She unbuckled her seatbelt as soon as the plane stopped moving, and retrieved her bag from the over-head compartment. Paying no attention to the stewardess as they bade their good-byes, she exited the 747 and walked out of the terminal. She quickly located the bathroom and walked inside. A few women stared at her arm, where the make-shift bandage had failed to keep the blood from flowing. The began to mumble in a mixture of languages, and one by one, they casually left the room.
She pulled her toothbrush and paste from her bag. Brushing furiously, she pulled a comb through her long, black hair that had been knotted and matted by her experiences. She spat quickly into the sink and used her hands as a cup to wash her mouth out. Searching the small bathroom, she located a first-aid kit. Pausing to wonder why one was in there, she dismissed any doubt and retrieved some gauze. She rolled up the short sleeve of her black shirt and inhaled sharply as she removed the old bandage. Using a small cloth from her bag, she washed the gash in her arm and wrapped it in gauze.
She looked at herself in the mirror to make sure she didn't look completely unpresentable. The whiteness of the gauze was conspicuous, but as long as the wound didn't bleed, it would not present a problem. Repacking her bag, she left the bathroom. The women who were in there before watched her leave, then re-entered. She sighed with relief that they had not contacted security.
Walking quickly, almost in a slow jog, she found the exit. She squinted for a moment in the bright sun, and hailed an on-coming cab. She slid into the back seat, mumbled directions, and the driver, replying with a heavy Indian accent, pulled away from the curb and battled his way through traffic.
* * *
Nick Boyle was tired. He had been searching through the archaic texts of the library all morning for ancient rituals associated with the Druids. He was doing this as a favor for the Legacy chapter in Rome; all of their researchers were either on vacation or sick. It was a personal request from a girl he knew who worked there, who he knew would be more that grateful for his efforts... he smiled to himself.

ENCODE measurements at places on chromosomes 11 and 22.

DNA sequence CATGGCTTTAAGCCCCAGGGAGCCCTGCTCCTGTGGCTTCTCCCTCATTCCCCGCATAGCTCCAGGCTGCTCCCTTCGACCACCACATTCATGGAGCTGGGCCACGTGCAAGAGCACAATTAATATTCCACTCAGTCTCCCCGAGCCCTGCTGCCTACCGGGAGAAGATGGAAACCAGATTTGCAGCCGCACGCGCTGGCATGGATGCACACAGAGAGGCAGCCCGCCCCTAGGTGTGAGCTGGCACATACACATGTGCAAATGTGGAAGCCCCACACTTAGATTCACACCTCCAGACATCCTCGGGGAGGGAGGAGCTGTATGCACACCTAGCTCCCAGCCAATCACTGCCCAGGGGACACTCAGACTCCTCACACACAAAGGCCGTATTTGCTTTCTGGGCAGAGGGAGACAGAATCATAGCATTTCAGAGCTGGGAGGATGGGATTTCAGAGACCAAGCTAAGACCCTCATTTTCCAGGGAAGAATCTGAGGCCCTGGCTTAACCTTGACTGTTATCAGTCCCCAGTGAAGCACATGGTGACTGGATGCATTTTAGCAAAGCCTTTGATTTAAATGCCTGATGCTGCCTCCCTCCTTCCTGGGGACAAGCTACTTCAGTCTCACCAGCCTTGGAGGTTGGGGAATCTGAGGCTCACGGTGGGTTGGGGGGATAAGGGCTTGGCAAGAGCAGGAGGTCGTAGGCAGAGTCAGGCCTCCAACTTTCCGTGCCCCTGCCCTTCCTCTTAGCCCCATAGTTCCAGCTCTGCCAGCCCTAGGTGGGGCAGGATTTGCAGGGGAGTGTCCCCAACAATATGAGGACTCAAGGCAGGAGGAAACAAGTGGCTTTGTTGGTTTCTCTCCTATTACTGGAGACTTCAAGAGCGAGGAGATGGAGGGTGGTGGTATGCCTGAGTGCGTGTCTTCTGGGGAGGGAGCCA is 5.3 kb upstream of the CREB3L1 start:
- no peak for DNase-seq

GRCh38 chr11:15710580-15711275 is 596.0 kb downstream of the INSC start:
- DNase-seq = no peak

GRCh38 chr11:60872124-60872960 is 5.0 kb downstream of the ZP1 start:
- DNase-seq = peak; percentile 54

Nick Boyle was also hungry.
Gently closing the books in front of him, he stretched his arms above him and let out a long, low groan. Bringing his arms down, he looked at his watch. It was nearly twelve o'clock. "Lunch time," he said to himself. Running his fingers through his short, brown hair, he thudded his way down the wooden stairs. As he turned towards the general direction of the kitchen, he heard a loud pounding at the front door, followed by the squealing tires of a car pulling away at high speeds.
He stopped, turned his head to the front door, and waited. The knock came again. "I got it," he yelled to nobody in particular. If Derek's office door was closed, they wouldn't have heard him. He approached the door, and opened it just enough to fit his body in the opening.
A woman stood before him; arms crossed impatiently, foot tapping rhythmically on the stone steps. Nick paused to give her a once-over before speaking. She was gorgeous. Her long, black hair wafted gently in the spring breeze. She was clad in black from head to toe, but the dark clothing couldn't hide her slim figure. A blood-stained bandage peeked out from under the short-sleeved shirt. Nick grinned again. "Can I, um, help you?" he said dryly. Her face remained imperturbable.
"Probably not," she replied coldly. "I'm looking for Derek Rayne." Nick struggled to keep his boyish smile from fading. He stepped aside.
"Come in," he told her. "I'll go find him for you. she complied, walking into the massive house with a few long steps. "Who should I say is here?"
"Another Legacy employee."